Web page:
VIRGINIA BEACH, VA. (WVEC) -- The first black firefighter to serve with the Virginia Beach Fire Department is being remembered.
Monday's service was held at Freedom Fellowship Church on Regency Drive. Cooke was 66 years old.
Retired Master Firefighter Tony Cooke passed away last week. He joined the department in 1976. It was just 10 years later when he was awarded the Medal of Honor for rescuing four children in a fire at the Plaza Apartments on Dillon Drive.
Before joining the Virginia Beach Fire Department, Cooke served the nation in the United States Army, which included a tour of duty in Vietnam.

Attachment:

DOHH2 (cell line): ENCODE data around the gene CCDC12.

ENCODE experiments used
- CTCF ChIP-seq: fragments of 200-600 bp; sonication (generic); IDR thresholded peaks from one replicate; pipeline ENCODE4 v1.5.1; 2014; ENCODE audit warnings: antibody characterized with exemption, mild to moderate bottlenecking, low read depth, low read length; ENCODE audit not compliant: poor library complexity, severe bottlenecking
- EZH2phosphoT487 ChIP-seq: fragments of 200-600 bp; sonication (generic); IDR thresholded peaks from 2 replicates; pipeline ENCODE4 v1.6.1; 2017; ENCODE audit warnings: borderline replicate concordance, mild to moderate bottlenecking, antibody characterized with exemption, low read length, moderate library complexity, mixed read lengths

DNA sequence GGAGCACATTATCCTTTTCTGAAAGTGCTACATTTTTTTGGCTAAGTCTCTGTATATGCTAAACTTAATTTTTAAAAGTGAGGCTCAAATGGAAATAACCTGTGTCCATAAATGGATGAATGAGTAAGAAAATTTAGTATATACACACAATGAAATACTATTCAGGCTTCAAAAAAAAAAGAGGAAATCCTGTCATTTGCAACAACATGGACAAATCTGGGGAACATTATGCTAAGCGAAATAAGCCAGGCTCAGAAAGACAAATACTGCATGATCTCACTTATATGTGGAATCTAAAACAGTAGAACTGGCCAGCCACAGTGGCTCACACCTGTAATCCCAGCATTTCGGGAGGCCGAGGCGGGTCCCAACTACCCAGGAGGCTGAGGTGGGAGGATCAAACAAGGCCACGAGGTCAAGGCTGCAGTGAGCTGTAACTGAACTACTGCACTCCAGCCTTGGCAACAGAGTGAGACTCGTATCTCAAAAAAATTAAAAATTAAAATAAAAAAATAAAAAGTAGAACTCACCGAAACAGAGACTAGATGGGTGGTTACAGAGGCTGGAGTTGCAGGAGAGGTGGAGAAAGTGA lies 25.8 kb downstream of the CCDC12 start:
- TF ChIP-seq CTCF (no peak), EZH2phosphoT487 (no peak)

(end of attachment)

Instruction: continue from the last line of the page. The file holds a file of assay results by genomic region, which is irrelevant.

His wife, Rosita Marshall-Cooke, said her husband was a trailblazer, someone who paved a way.
"He wanted to make sure that he paved the way for those young, especially young black men, who were coming in the ranks behind him," she said.
Retired Master Firefighter, Williams Graves, was the second black firefighter in the department and credits Cooke for inspiring him to join.
"His desire. He just seemed like he had so much fun being a firefighter so I wanted to be a part of it," said Graves.
His accomplishments that has cemented his name in local history but it's Cooke, as a person, that has forever impacted the crowd that came to say final farewells.
"He loved his career. He loved his job, but he also loved people," said Marshall-Cooke.